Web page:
After Vennira Aadai came a period of unprecedented success for Jayalalithaa in the Southern film industry. Between 1965 and 1972, she delivered a string of 14 hits, at an average rate of two a year. Films like Galatta Kalyanam (Tamil, 1968), Deiva Magan (Tamil, 1969), Engirundho Vandhaal (Tamil, 1970), Pattikada Pattanama (1972) and Raman Thediya Seethai (Tamil, 1972) were critical and commercial hits. Playing characters ranging from poor women to rich brats, Jayalalithaa brought a new bold, brave persona to women in Tamil cinema. 

Such was her popularity in that period that heroes would often submit to her holding the title role in films like Adimaippenn (Tamil, 1969), Kanni Thaai (Tamil, 1965), and Sumathi En Sundari (Tamil, 1971). In the golden age of stars like MGR and Sivaji Ganesan, Jayalalithaa emerged as the undisputed 'third pole' in the Tamil film industry. Her high point came in the period between 1969 and 1973, when she won 5 Filmfare awards. She maintained the record when she won 5 consecutive Tamil Nadu state awards between 1971 and 1975.

Despite these successes, Jayalalithaa was not too fond of her cinematic career. In her own words, "I didn't like it [her career in films], but when I decide to do something, whether I like it or not, I have to do it exceptionally well." 

Although a pathbreaker, Jayalalithaa did owe a large part of her political success to her mentor, MG Ramachandran. With Ramachandran, Jayalalithaa scripted one of the most successful partnerships in Tamil cinema. Beginning with Aayirathil Oruvan (1965), the two created an iconic pairing on the Tamil screen. Some of their memorable films were Chandhrodhayam (1966), Kannan En Kadhalan (1968), Maattukara Velan (1970) and En Annan (1970). In many ways, she complimented MGR's popularity as the female star in Tamil cinema.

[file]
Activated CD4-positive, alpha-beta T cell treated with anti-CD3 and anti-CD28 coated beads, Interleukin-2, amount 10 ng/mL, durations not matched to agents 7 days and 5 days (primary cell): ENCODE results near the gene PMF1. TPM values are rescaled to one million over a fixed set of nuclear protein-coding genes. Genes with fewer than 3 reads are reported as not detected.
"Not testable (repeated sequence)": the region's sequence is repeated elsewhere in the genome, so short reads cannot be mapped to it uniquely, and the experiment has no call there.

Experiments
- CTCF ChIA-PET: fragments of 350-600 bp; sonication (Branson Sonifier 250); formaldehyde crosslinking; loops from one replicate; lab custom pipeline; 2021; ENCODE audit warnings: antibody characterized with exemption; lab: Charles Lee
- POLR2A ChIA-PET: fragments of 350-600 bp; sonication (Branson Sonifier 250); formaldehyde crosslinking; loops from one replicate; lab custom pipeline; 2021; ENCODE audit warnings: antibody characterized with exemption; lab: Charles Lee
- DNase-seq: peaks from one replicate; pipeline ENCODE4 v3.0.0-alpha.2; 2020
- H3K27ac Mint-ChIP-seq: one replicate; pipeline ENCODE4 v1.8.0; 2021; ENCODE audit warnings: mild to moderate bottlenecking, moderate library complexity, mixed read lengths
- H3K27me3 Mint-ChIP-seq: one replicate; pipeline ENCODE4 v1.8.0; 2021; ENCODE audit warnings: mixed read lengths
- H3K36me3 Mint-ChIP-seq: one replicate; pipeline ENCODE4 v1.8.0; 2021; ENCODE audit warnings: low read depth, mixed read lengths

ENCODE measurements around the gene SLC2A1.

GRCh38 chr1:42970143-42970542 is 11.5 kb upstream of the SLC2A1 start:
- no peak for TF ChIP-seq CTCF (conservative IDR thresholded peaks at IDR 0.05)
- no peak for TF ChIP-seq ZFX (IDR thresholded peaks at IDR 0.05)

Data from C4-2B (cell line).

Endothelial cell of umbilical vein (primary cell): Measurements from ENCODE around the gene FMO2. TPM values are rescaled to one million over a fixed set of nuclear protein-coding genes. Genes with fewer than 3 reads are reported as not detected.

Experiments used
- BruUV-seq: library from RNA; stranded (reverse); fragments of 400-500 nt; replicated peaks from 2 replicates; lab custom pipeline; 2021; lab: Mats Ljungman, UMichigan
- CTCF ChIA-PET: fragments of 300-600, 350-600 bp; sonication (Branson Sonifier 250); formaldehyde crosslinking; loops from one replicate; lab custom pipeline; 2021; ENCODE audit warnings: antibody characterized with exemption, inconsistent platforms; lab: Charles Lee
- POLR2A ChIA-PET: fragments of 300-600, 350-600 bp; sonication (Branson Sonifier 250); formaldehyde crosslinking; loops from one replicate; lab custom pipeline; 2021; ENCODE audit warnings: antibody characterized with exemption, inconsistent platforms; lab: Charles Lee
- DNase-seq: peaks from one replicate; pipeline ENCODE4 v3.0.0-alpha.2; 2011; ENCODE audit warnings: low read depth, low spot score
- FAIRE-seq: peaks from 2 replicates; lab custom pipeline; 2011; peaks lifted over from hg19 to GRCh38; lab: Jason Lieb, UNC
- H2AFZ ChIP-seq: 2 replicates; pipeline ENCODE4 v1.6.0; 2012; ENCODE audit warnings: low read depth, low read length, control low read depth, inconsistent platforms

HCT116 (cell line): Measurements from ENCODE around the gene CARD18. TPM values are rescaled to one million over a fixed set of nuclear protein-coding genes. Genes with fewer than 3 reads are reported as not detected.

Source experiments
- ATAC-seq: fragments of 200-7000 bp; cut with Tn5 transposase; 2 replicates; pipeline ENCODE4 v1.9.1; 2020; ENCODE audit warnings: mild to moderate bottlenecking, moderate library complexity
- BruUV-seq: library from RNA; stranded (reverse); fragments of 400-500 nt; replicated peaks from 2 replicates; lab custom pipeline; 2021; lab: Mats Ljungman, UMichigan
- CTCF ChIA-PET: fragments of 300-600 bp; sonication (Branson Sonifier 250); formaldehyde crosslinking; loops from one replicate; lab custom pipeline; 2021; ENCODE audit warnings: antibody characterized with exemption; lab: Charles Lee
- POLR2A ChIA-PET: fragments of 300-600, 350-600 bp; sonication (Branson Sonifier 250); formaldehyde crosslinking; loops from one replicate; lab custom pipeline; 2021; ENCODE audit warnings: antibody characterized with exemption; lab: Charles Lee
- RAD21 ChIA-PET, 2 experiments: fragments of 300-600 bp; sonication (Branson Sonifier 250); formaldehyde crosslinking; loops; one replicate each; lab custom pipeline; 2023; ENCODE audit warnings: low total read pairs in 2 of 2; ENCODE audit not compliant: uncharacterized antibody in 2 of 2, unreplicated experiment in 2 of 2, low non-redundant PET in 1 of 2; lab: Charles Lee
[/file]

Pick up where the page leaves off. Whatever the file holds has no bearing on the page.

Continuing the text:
The pairing, phenomenally successful on screen, moved off screen when MGR inducted Jayalalithaa into the AIADMK, the ruling party in Tamil Nadu, in 1982 as propaganda secretary, the most powerful post in the party after that of general secretary, held by Ramachandran himself. [The AIADMK is a curiosity in that its general secretary is its most powerful leader, as in Communist parties, though the party itself does not subscribe to the Communist ideology.] The oratory and multilingual skills of Jayalalithaa soon made her a public face of the AIADMK. Her political career graph continued upwards when she was elected to the Rajya Sabha in 1984, and reached its peak when she took over as chief minister of Tamil Nadu on 24 January 1991, more than three years after the death of her mentor and closest associate.

While 1984 was the year that witnessed the assassination of prime minister Indira Gandhi, probably the most powerful woman modern India has seen, Jayalalithaa's star began rising that same year in the South.